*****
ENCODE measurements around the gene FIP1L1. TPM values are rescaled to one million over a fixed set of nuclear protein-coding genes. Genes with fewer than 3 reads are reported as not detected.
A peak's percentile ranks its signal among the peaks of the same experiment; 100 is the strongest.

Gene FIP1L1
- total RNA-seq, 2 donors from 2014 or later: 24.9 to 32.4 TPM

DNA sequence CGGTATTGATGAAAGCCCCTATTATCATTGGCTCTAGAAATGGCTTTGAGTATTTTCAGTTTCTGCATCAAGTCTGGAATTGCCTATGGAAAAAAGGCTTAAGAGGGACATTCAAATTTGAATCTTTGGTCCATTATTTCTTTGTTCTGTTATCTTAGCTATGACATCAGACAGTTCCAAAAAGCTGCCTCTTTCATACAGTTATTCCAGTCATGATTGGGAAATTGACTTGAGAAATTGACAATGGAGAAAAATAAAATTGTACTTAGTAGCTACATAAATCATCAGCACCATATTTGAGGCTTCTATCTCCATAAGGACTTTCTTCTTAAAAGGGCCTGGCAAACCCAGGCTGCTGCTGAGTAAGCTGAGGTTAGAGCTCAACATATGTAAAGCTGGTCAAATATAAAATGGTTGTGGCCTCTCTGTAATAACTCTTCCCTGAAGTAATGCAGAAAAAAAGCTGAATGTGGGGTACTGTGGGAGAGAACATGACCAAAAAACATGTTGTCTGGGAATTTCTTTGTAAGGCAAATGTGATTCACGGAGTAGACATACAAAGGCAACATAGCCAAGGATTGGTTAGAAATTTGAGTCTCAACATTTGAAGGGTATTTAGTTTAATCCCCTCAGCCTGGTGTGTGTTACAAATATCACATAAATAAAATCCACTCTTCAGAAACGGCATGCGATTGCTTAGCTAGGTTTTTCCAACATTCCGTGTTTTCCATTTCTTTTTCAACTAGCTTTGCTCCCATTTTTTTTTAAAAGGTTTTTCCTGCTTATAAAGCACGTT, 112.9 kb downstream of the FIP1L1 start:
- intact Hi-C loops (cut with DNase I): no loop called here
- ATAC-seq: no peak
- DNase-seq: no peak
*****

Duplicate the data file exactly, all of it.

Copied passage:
ENCODE measurements around the gene FIP1L1. TPM values are rescaled to one million over a fixed set of nuclear protein-coding genes. Genes with fewer than 3 reads are reported as not detected.
A peak's percentile ranks its signal among the peaks of the same experiment; 100 is the strongest.

Gene FIP1L1
- total RNA-seq, 2 donors from 2014 or later: 24.9 to 32.4 TPM

DNA sequence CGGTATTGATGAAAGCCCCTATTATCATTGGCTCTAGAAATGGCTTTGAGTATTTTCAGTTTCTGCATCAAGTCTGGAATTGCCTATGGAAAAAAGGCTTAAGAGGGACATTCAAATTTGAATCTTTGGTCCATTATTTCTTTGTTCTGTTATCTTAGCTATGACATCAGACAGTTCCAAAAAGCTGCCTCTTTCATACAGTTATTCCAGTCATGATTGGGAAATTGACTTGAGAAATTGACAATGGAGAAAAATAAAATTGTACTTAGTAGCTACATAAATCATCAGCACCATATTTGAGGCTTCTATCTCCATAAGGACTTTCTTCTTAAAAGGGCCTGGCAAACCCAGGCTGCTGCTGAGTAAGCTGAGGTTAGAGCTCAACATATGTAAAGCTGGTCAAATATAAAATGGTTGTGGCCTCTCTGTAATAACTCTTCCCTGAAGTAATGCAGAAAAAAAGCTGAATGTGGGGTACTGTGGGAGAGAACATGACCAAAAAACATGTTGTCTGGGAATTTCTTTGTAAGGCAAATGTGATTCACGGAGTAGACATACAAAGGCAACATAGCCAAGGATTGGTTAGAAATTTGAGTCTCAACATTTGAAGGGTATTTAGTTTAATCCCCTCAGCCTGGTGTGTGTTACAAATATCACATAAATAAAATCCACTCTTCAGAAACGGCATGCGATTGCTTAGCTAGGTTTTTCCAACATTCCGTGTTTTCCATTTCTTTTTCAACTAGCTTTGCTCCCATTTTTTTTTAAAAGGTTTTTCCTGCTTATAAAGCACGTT, 112.9 kb downstream of the FIP1L1 start:
- intact Hi-C loops (cut with DNase I): no loop called here
- ATAC-seq: no peak
- DNase-seq: no peak